Shane King and Arne Johnson wisely set up Girls Rock!, their raucous documentary about a five-day, all-girl, Portland rock 'n' roll camp, as a hootin' 'n' hollerin' hunka swaggering female empowerment. Heaven knows we can always use a movie like that, and I wouldn't want to dampen the powder on anyone's blast at the movies. But as King and Johnson would no doubt admit (after you've bought your ticket), Girls Rock! is anything but an escapist flick.
The Bay Area filmmakers (who hail from Portland originally) take the now-standard documentary approach of introducing a few offbeat but recognizable characters, then follow their journey through an uncommon experience. The setting here is the Rock 'n' Roll Camp for Girls, a rowdy, unruly mess o' gals age eight to eighteen. The week begins with each camper picking her favored genre (from pop to hip-hop, with every stop in-between), and embarking on the awkward and intense process of forming a band with other kids under the same banner. Choosing a name seems to be the most stressful activity; writing original songs, rehearsing and performing at the closing-night blowout isn't half as threatening to the average girl's self-esteem.
At least that's the case with Misty, a tough-talking but charming teenager who's gone through a stretch of homelessness and drug abuse and has a miniscule fuse for any perceived slight. Good thing she's not in a band with eight-year-old Amelia, who dominates and intimidates her wee peers with screeching lyrics and shrieking guitar. Another tyro terror, Palace, has the preternatural poise, posture and calculated self-awareness of a junior beauty pageant contestant, which makes her mother justifiably concerned that she's way too appearance-obsessed.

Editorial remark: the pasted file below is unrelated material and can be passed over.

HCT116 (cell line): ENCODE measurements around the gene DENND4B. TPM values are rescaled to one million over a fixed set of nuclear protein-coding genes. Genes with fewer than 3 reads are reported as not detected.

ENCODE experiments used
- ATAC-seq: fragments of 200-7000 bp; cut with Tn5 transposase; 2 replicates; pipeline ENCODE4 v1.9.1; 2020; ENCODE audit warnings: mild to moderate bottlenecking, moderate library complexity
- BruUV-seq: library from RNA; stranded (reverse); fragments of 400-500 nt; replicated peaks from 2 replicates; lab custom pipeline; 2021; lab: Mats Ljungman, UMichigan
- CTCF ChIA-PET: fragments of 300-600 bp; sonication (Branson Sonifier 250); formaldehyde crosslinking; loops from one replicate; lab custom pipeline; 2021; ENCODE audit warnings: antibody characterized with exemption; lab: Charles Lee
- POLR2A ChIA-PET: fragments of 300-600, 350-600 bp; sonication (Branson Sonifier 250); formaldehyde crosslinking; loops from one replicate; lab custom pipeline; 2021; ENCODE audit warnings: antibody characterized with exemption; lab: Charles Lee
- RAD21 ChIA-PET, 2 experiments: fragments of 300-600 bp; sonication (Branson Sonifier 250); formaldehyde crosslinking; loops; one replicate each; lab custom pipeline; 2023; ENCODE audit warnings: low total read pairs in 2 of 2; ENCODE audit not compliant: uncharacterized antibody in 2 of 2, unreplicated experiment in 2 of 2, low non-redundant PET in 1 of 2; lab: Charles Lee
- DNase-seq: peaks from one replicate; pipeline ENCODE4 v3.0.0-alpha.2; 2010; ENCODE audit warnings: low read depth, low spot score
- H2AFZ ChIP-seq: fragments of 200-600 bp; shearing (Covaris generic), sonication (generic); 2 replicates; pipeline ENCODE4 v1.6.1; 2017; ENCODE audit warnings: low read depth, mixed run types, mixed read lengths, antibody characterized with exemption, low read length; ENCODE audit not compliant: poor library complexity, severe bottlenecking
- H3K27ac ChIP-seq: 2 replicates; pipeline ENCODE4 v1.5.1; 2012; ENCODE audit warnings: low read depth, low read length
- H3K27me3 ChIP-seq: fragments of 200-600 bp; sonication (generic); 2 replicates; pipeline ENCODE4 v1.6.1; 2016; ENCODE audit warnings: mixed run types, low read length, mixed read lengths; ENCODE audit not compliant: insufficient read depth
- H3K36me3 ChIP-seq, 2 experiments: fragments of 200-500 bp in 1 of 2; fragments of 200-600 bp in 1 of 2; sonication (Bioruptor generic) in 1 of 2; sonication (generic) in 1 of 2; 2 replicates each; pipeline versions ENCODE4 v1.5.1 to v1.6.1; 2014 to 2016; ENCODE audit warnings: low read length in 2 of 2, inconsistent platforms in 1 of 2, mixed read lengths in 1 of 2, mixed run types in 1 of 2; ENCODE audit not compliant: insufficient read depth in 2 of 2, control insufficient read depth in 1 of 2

Reactions will vary, but this middle-aged male discerned a good deal of pain behind the façade each girl has constructed to conceal her adolescent insecurities. By comparison, perpetually embarrassed heavy-metal misfit Laura -- an outgoing Korean adoptee from Oklahoma (!) -- appears downright healthy. At least someday she'll outgrow her proclivity for voicing every goofy, self-deprecating thought that pops into her head. The other girls will have more difficulty shedding the personae they've devised to deal with the world.
This is Girls Rock's powerful central theme, that it's not just crazy-hard growing up female in America, but it's getting harder earlier. Consider this factoid, one of many strewn throughout the film, "In 1970, the average age for girls to start dieting was 14. By 1990 it was 8." We are provided this unsettling news in arresting fashion, via local filmmaker Liz Canning's animated interludes mimicking the lo-fi, handmade style of zines, scrapbooks and ransom notes. Backed by abrasive guitar rock, her sequences supply a wealth of sobering statistics with a wholly appropriate shot of edge and energy.
If you're more inclined to accentuate the positive, the doc features plenty of affirming interviews with camp teachers and administrators (mostly tattooed rockers, of course) and giddy shots of girls starting to own their instrument. The closing night concert -- not a competition, thankfully, so you needn't dread another teen sports climax a la Spellbound or Mad Hot Ballroom -- is inescapably heartwarming. The effect is enhanced by King and Johnson's smart decision not to build up to the show throughout the movie; when each band hits the stage, we simply expect the four main girls to experience a sense of completion rather than a lightning moment of life-altering transformation.
That said, the upbeat ending isn't completely earned. Good vibes surround the showcase concert, but we're told about the ground each girl has covered over the previous five days instead of truly witnessing it for ourselves. What the film does reveal, most viscerally in the band dynamics -- and this is what makes Girls Rock! both a savvy and savage film -- are the hostilities and turf wars that erupt when girls are compelled to cooperate with each other. As mean as boys and men are, sisters aren't slouches about doin' it to themselves.
Moviegoers are pretty well assured of walking out of Girls Rock! with a contact high, jazzed about the growth opportunity that Rock 'n' Roll Camp for Girls afforded Amelia, Misty, Laura and Palace. The film's longer-lasting contribution, though, is the degree of serious discussion, and reflection, it inspires.
Girls Rock! opens Friday, March 7, 2008 at the Embarcadero Center Cinema in San Francisco and the Shattuck in Berkeley.